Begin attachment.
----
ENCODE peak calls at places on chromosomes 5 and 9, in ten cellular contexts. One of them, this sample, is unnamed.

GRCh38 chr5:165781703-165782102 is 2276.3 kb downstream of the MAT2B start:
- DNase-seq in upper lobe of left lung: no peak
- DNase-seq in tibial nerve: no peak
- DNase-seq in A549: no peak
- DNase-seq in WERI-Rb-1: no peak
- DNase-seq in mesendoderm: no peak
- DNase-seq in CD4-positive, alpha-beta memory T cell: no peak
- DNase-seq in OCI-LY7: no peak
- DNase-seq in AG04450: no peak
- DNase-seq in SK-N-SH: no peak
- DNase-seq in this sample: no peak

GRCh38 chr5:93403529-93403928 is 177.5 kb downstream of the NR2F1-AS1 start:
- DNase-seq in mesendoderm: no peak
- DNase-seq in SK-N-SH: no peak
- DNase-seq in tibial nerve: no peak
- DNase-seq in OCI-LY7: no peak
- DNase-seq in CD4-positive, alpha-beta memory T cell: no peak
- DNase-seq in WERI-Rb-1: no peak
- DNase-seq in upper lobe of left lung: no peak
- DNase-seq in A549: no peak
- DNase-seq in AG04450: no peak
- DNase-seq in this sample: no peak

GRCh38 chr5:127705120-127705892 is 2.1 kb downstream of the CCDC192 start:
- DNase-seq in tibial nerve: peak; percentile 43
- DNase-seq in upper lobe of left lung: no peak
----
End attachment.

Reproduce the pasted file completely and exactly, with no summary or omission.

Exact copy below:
ENCODE peak calls at places on chromosomes 5 and 9, in ten cellular contexts. One of them, this sample, is unnamed.

GRCh38 chr5:165781703-165782102 is 2276.3 kb downstream of the MAT2B start:
- DNase-seq in upper lobe of left lung: no peak
- DNase-seq in tibial nerve: no peak
- DNase-seq in A549: no peak
- DNase-seq in WERI-Rb-1: no peak
- DNase-seq in mesendoderm: no peak
- DNase-seq in CD4-positive, alpha-beta memory T cell: no peak
- DNase-seq in OCI-LY7: no peak
- DNase-seq in AG04450: no peak
- DNase-seq in SK-N-SH: no peak
- DNase-seq in this sample: no peak

GRCh38 chr5:93403529-93403928 is 177.5 kb downstream of the NR2F1-AS1 start:
- DNase-seq in mesendoderm: no peak
- DNase-seq in SK-N-SH: no peak
- DNase-seq in tibial nerve: no peak
- DNase-seq in OCI-LY7: no peak
- DNase-seq in CD4-positive, alpha-beta memory T cell: no peak
- DNase-seq in WERI-Rb-1: no peak
- DNase-seq in upper lobe of left lung: no peak
- DNase-seq in A549: no peak
- DNase-seq in AG04450: no peak
- DNase-seq in this sample: no peak

GRCh38 chr5:127705120-127705892 is 2.1 kb downstream of the CCDC192 start:
- DNase-seq in tibial nerve: peak; percentile 43
- DNase-seq in upper lobe of left lung: no peak